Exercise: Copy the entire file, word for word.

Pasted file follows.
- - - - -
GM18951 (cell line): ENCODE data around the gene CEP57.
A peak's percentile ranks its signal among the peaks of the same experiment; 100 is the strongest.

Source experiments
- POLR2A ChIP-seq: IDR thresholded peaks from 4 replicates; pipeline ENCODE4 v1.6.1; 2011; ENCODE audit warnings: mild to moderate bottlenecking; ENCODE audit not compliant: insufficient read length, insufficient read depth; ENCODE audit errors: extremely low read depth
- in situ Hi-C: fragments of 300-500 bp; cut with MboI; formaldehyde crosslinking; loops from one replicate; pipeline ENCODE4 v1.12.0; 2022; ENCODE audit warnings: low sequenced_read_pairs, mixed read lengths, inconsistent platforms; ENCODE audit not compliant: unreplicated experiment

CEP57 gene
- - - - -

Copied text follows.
GM18951 (cell line): ENCODE data around the gene CEP57.
A peak's percentile ranks its signal among the peaks of the same experiment; 100 is the strongest.

Source experiments
- POLR2A ChIP-seq: IDR thresholded peaks from 4 replicates; pipeline ENCODE4 v1.6.1; 2011; ENCODE audit warnings: mild to moderate bottlenecking; ENCODE audit not compliant: insufficient read length, insufficient read depth; ENCODE audit errors: extremely low read depth
- in situ Hi-C: fragments of 300-500 bp; cut with MboI; formaldehyde crosslinking; loops from one replicate; pipeline ENCODE4 v1.12.0; 2022; ENCODE audit warnings: low sequenced_read_pairs, mixed read lengths, inconsistent platforms; ENCODE audit not compliant: unreplicated experiment

CEP57 gene